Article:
Threshold has been one of the best kept secrets of UK metal bands for over a decade now, and this album proves that you can make a great-sounding progressive metal album with a less-than-stellar vocalist. If I was to describe the sound of this album, I would describe it as straight-on prog in the Dream Theater style, although with a much ballsier sound and not quite as keyboard-heavy. Most every song here is a highlight - minus the irritating tone of Damian Wilson's voice. He has an unusual delivery and occasionally sounds out-of-key to these ears. But take away the bad vocals, and you have yourself one of the better prog albums of the late 90's. This album has long been an underground progressive metal favorite.

The Highlights: The musicianship on just about every song is excellent, as every member of the band is tight, especially with the guitars. The guitar sound resembles heavier Dream Theater without too many jerk-off meandering solos, and better than average riffing. My favorite songs from here would be the full-of-time-changes as well as riffs "Eat The Unicorn", which has some good vocal harmonies in the chorus and toward the last time change of the song, and "The Whispering", which is very energetic. The chorus to this song actually has a good groove, and is nice to move your head to. "Somatography" is also full of time-changes and has some nice riff breaks throughout. It also makes the transition from light-to-heavy very well, and does so several times. "Virtual Isolation" has a well-played intro riff that sounds like latter-era Symphony X, and sounds almost futuristic lyrically. "Part Of The Chaos" ends the album which has a cool, almost anthemic-like chorus. Also, while there are keyboards on this album (like with many prog albums), they do not weaken the tracks. They actually give a lot of the tracks here very nice depth.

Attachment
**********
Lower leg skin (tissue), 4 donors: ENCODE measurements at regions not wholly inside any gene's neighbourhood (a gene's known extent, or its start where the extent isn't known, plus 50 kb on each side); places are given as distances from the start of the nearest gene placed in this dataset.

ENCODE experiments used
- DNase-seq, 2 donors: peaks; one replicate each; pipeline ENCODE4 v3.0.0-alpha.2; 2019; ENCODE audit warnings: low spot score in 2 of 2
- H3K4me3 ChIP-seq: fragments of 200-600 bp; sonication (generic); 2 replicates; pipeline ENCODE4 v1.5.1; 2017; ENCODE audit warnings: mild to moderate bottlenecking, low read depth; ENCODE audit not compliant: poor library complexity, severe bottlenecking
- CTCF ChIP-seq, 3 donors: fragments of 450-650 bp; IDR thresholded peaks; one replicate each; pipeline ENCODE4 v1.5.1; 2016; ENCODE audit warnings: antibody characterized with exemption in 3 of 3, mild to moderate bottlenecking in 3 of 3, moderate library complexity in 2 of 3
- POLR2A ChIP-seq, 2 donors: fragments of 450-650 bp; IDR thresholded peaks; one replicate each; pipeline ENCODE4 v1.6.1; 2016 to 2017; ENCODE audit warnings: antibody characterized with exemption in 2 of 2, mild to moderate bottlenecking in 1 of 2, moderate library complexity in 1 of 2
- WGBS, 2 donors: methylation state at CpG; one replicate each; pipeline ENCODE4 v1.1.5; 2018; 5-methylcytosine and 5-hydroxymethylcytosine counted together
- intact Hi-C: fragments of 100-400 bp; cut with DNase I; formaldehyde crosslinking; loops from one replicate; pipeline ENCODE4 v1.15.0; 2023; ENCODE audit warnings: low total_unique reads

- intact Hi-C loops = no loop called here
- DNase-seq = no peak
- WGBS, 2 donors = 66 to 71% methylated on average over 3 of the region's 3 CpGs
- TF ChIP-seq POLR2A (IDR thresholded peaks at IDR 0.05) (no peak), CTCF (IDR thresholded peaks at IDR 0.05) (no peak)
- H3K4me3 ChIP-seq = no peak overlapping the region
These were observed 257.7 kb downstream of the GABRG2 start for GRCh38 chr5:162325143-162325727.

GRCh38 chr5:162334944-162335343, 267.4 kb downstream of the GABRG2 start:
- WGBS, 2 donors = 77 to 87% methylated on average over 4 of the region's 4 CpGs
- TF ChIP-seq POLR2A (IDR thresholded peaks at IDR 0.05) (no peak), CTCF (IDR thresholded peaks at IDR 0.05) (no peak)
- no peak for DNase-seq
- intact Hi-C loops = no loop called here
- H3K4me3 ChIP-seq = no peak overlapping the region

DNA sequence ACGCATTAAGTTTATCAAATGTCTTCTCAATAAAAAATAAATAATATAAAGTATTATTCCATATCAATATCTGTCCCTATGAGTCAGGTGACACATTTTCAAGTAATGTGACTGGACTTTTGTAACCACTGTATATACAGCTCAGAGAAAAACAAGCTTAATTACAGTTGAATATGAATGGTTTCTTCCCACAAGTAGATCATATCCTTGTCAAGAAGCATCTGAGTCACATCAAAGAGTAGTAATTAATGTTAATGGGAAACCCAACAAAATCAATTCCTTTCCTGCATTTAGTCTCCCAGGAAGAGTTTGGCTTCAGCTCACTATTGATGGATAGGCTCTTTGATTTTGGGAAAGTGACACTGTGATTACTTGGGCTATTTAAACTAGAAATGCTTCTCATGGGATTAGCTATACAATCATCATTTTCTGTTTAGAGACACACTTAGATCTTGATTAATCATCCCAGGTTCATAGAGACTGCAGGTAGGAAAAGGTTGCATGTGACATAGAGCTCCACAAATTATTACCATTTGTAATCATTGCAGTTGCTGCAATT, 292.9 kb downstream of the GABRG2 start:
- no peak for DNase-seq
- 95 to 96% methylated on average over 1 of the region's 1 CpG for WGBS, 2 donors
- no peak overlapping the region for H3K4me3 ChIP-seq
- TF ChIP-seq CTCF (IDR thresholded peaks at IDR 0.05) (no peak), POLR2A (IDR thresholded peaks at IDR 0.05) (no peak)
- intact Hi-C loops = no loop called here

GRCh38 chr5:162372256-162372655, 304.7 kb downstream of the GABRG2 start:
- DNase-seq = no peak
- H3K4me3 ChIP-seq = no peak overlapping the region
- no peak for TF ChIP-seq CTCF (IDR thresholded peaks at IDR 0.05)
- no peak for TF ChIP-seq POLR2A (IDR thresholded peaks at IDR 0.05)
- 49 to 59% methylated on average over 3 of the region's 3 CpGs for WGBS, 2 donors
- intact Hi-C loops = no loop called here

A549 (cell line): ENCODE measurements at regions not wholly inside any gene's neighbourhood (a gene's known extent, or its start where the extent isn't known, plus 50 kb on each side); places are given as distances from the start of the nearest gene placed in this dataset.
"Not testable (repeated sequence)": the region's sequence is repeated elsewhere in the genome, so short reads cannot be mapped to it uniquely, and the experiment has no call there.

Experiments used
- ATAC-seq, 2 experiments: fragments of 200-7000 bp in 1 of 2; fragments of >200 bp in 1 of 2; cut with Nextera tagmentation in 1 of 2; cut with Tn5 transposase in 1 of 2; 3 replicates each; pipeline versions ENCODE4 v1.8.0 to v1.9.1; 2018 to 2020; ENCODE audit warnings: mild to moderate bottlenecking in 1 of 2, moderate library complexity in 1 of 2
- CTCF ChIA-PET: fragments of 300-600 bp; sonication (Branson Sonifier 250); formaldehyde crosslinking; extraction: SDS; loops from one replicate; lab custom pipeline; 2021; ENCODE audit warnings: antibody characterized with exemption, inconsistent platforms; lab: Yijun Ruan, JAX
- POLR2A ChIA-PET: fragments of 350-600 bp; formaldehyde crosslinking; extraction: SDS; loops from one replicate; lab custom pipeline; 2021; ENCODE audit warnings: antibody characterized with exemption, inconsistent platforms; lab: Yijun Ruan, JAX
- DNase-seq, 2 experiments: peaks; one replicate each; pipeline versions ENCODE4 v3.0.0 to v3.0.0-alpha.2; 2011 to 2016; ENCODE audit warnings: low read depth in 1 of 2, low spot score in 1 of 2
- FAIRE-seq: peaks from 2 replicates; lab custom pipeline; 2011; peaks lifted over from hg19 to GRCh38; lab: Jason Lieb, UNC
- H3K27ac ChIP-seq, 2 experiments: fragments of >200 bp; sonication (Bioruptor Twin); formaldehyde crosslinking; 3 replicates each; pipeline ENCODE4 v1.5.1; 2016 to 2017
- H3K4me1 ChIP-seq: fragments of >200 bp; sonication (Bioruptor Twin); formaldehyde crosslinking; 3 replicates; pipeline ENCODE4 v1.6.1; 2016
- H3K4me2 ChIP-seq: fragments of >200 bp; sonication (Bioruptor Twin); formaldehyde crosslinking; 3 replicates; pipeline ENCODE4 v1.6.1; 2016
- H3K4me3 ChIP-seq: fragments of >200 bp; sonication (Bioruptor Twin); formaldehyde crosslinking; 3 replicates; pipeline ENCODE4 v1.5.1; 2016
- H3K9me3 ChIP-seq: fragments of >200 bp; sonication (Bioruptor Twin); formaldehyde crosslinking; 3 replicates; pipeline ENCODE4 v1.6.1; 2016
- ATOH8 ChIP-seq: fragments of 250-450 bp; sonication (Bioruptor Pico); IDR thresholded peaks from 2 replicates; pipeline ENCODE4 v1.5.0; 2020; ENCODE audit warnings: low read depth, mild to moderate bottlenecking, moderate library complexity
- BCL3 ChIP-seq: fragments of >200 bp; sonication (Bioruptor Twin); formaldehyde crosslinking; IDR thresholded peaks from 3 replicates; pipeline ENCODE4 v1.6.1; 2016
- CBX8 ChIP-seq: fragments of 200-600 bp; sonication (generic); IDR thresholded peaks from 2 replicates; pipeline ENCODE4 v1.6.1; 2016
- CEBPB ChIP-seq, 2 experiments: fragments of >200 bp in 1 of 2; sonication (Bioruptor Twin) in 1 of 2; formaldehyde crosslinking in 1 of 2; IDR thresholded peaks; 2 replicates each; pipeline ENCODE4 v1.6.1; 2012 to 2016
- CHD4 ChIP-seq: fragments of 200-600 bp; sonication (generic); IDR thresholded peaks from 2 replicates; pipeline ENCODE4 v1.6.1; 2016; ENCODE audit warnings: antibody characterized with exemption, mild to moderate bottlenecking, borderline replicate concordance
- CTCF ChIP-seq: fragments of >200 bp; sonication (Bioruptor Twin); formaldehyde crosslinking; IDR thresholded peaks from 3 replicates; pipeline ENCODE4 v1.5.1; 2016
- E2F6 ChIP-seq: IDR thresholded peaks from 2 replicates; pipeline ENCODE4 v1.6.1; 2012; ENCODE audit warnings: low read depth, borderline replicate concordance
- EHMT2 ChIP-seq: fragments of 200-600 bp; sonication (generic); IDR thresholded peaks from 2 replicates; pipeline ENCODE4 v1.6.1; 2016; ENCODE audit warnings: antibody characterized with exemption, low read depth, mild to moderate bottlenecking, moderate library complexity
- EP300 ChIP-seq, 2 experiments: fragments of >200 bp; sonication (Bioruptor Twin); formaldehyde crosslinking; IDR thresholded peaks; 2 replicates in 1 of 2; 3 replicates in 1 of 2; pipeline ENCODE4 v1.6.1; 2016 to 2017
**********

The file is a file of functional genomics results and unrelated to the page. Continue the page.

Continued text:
The lowlights: The ballads on this album, "Clear" and "The Whispering", while not as sappy than the ballads that would follow on Critical Mass a couple of albums later, really do little to add to the album. I do not think that Wilson's voice can carry any ballad well - his voice doesn't seem suited for them at all.

Who this album's for: Dream Theater and Symphony X fans will eat this stuff up. Also, this is a good introduction to this underrated prog outfit for anyone listening to this band for the first time.

The bottom line: Straight-on prog that is a must own for progressive metal fans, as long as they don't mind below-average vocals for the genre.